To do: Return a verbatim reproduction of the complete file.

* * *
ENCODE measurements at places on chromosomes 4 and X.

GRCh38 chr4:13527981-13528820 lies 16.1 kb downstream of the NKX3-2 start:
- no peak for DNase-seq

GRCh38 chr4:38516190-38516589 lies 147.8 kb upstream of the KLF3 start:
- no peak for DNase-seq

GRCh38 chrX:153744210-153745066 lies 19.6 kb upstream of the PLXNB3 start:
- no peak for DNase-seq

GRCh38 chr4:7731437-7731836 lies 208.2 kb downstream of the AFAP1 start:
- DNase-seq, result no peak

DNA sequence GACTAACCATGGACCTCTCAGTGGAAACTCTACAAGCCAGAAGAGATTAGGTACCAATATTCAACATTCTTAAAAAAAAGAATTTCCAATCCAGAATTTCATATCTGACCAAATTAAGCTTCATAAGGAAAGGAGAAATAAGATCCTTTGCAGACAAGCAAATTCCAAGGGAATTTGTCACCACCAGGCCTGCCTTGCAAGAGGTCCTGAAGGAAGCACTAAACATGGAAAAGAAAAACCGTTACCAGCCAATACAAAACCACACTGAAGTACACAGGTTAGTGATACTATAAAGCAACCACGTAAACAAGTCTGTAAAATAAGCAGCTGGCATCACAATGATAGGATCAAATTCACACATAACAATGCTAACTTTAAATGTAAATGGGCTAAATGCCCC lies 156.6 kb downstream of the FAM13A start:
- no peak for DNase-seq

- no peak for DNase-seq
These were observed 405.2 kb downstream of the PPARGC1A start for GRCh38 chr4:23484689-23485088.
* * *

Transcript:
ENCODE measurements at places on chromosomes 4 and X.

GRCh38 chr4:13527981-13528820 lies 16.1 kb downstream of the NKX3-2 start:
- no peak for DNase-seq

GRCh38 chr4:38516190-38516589 lies 147.8 kb upstream of the KLF3 start:
- no peak for DNase-seq

GRCh38 chrX:153744210-153745066 lies 19.6 kb upstream of the PLXNB3 start:
- no peak for DNase-seq

GRCh38 chr4:7731437-7731836 lies 208.2 kb downstream of the AFAP1 start:
- DNase-seq, result no peak

DNA sequence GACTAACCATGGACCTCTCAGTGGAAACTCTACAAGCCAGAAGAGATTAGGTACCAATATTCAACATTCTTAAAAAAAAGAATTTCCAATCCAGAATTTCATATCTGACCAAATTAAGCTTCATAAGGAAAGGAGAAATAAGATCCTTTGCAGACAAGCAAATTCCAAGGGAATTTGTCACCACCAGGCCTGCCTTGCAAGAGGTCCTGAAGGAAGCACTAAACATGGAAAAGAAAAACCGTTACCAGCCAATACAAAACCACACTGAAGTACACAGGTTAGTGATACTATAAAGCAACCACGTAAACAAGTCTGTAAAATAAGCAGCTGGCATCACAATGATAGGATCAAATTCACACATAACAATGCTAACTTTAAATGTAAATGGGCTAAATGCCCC lies 156.6 kb downstream of the FAM13A start:
- no peak for DNase-seq

- no peak for DNase-seq
These were observed 405.2 kb downstream of the PPARGC1A start for GRCh38 chr4:23484689-23485088.